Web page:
• PAD term spotter/desc/type_system/PADSiteAndTerm.xml (optional component)
  • Constituency Parser/desc/TypeSystem.xml (optional component)
  • coref-resolver/desc/type-system/VecInst.xml (optional component)
  • coref-resolver/desc/type-system/CorefTypes.xml (optional component)

To generate the type system from Eclipse:

  1. Select the file in the Package Explorer or Navigator
  2. Open the file in Component Descriptor Editor (right click on the file > Open with > Component Descriptor Editor)
  3. Click the tab Type System
  4. Click the JCasGen button (in the center)
  5. Repeat the above steps for each type system descriptor
  6. Click Project > Build All to build all the projects unless you have Build automatically already selected in the Projects menu

To generate the type system using Ant:

  1. Copy the build.xml ant script from the temporary directory to <cTAKES_HOME>
  2. Run the generate_types target within the build.xml ant script
  3. Refresh all projects within Eclipse to pick up the newly-generated files
  4. Select Project > Build All to build all the projects unless you have Build automatically already selected in the Projects menu

Process a sample clinical note

You can now launch or debug the cTAKES components that you have built. You could run commands from a command prompt, as found in the testing section of the user install instructions, but you can launch them from within Eclipse now instead.



1. Launch the CAS Visual Debugger (CVD).
Run > Run Configurations...

No example

2. Expand Java Applications and select UIMA_CVD--clinical_documents_pipeline
Click Run.

screenshot illustrating step

3. Load an analysis engine.
Menu > Run > Load AE

screenshot illustrating step

4. Navigate to and select the file <cTAKES_HOME>/clinical documents pipeline/desc/analysis_engine/AggregatePlaintextProcessor.xml

screenshot illustrating step

2. Copy the text in the example at the right (next cell) and paste the contents into the Text section of CVD, replacing the text that is already there.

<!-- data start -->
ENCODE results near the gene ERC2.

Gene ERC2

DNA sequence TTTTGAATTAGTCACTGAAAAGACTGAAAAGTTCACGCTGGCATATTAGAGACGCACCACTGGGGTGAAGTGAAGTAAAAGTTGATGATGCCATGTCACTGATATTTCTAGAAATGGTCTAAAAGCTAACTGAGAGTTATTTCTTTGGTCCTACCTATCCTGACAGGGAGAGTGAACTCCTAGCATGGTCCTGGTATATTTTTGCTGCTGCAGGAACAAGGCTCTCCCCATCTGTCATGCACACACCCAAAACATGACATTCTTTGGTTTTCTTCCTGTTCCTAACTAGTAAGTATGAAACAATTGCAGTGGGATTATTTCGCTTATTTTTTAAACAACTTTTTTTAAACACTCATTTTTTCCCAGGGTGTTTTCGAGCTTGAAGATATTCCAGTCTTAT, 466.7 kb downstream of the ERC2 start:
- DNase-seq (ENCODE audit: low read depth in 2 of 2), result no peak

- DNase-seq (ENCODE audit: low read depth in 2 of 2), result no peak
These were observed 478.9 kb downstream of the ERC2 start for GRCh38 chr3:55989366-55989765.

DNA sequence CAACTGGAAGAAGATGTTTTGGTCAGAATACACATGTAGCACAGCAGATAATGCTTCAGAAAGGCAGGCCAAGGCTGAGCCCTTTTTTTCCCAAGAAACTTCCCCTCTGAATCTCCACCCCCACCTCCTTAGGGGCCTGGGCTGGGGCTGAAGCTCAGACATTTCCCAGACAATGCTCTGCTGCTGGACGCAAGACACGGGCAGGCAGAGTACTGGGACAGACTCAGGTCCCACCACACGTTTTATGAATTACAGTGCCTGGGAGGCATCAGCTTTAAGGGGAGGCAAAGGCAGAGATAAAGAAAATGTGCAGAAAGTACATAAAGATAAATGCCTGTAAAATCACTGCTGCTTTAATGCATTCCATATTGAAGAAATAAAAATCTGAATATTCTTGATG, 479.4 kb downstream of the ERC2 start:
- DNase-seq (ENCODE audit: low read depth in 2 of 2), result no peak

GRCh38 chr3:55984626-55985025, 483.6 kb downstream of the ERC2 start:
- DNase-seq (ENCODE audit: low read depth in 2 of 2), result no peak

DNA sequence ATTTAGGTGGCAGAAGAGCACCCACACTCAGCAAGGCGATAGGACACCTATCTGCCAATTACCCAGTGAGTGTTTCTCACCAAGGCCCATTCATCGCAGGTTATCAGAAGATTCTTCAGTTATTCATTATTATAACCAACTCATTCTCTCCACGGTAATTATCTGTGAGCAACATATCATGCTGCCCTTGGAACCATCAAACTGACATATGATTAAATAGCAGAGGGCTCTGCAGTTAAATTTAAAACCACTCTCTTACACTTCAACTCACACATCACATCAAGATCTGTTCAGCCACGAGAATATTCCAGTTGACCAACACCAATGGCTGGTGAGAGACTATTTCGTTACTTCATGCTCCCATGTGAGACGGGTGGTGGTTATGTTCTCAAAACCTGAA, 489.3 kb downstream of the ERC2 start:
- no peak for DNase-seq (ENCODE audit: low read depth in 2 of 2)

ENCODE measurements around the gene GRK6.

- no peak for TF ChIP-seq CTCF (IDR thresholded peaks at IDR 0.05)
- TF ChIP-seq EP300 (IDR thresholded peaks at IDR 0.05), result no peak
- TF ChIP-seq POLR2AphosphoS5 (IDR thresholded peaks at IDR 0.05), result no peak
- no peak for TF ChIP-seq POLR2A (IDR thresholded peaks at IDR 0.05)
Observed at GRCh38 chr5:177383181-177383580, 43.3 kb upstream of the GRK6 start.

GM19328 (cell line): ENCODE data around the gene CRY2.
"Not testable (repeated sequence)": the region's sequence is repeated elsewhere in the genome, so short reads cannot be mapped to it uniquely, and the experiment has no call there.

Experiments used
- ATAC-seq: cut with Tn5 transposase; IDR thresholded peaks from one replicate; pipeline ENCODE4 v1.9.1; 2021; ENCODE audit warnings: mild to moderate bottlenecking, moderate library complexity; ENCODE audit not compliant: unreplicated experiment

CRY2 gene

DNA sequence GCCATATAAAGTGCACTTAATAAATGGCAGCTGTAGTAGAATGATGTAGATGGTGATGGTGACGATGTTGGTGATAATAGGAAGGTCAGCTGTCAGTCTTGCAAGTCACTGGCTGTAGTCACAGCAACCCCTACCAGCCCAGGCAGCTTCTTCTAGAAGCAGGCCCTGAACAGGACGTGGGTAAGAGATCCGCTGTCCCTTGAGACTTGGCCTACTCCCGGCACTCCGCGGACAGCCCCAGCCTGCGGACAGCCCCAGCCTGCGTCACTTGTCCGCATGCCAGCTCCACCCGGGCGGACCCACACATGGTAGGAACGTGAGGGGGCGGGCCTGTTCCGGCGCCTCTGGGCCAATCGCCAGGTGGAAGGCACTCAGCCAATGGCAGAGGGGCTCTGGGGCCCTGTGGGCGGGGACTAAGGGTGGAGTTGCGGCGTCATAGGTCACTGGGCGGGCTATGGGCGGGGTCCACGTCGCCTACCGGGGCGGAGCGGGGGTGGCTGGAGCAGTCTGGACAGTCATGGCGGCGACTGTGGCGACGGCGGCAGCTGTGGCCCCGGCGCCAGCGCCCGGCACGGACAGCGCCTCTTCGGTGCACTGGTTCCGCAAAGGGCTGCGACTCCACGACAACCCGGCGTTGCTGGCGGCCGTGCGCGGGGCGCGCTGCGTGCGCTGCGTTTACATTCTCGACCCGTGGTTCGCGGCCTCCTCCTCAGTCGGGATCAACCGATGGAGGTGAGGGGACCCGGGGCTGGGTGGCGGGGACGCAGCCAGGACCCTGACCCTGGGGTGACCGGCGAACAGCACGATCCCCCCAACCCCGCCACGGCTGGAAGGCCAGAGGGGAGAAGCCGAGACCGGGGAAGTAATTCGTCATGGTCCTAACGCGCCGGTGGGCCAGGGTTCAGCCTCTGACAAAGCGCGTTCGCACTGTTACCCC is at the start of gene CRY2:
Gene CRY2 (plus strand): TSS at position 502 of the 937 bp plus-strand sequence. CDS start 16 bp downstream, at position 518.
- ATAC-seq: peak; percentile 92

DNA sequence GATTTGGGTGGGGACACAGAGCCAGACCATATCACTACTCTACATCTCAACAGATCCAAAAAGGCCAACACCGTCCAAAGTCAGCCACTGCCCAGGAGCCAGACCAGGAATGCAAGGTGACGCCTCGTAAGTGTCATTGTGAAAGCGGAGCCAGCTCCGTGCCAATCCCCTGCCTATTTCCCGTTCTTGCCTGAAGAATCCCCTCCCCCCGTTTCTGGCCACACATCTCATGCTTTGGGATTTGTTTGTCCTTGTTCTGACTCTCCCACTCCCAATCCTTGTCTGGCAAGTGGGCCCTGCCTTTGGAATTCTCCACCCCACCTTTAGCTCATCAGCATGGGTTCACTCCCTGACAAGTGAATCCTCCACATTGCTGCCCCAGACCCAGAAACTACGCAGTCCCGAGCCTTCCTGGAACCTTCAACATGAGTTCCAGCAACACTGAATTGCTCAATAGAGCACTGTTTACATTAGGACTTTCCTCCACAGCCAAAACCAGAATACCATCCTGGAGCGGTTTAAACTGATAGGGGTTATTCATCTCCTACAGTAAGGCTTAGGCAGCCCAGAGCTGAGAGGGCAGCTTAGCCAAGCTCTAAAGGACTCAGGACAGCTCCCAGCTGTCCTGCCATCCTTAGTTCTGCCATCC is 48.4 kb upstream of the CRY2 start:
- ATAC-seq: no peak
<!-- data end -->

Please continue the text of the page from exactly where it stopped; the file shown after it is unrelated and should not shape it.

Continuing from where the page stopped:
This example file can also be found in test data: <cTAKES_HOME>/clinical documents pipeline/test/data/plaintext/testpatient_plaintext_1.txt

Dr. Nutritious

Medical Nutrition Therapy for Hyperlipidemia

Referral from: Julie Tester, RD, LD, CNSD
Phone contact: (555) 555-1212
Height: 144 cm Current Weight: 45 kg Date of current weight: 02-29-2001
Admit Weight: 53 kg BMI: 18 kg/m2
Diet: General
Daily Calorie needs (kcals): 1500 calories, assessed as HB + 20% for activity.
Daily Protein needs: 40 grams, assessed as 1.0 g/kg.
Pt has been on a 3-day calorie count and has had an average intake of 1100 calories.
She was instructed to drink 2-3 cans of liquid supplement to help promote weight gain.
She agrees with the plan and has my number for further assessment. May want a Resting
Metabolic Rate as well. She takes an aspirin a day for knee pain.

3. From the menu bar, click Run > Run AggregatePlaintextProcessor.

You'll get a list of all the annotations in the Analysis Results frame.

screenshot illustrating step

4. Named entities are now recognized in this clinical document. To find one, in the Analysis Results frame, click on the key in front of
AnnotationIndexuima.tcas.Annotation o-edu.mayo.bmi.uima.core.type.IdentifiedAnnotation o-edu.mayo.bmi.uima.core.type.NamedEntity

Then select edu.mayo.bmi.uima.core.type.NamedEntity itself. This will show an Annotation Index in the lower frame. Select any NamedEntity in that frame and you will see the text discovered in the Text frame on the right. Double click the NamedEntity in the lower left frame to see the NamedEntity's attributes

screenshot illustrating step

Command Line

Even if you are not using Eclipse's GUI, it is recommended that you have a viable Eclipse installation on hand. This section mostly assumes that case.

Prepare the compiling environment

We ship an Apache ant build file and a file in the stable release. Before using these you will need to modify the file by supplying your machine's configuration. Although this file is not required, we recommend you create one, which can ease debugging efforts, as environmental variables may be changed without your awareness. It also helps insert cTAKES version number to the generated Javadoc files.Here are the steps.



1. Copy the build files into cTAKES_HOME.

*copy <temp location>/build* <cTAKES_HOME>, for example screenshot illustrating step

copy c:\stuff\cTAKES-1.3.1-pear\build c:\cTAKES1.3.1\apache-uima* screenshot illustrating step

cp /tmp/cTAKES-1.3.1-pear/build /usr/bin/cTAKES1.3.1*

screenshot illustrating step

2. Edit the file: <cTAKES_HOME>\

You must place your path values in for the empty variables. The version variable is filled in for you. Remove the comments in front of the variable names. You should end up with a file similar to the one on the right. This example does have both Windows and Linux lines. The Linux example lines are currently commented out with the # sign.

Windows users: Please use escaped backslash in paths, for example:

or forward slash. for example:

3. Check or change UIMA jcasgen_merge script.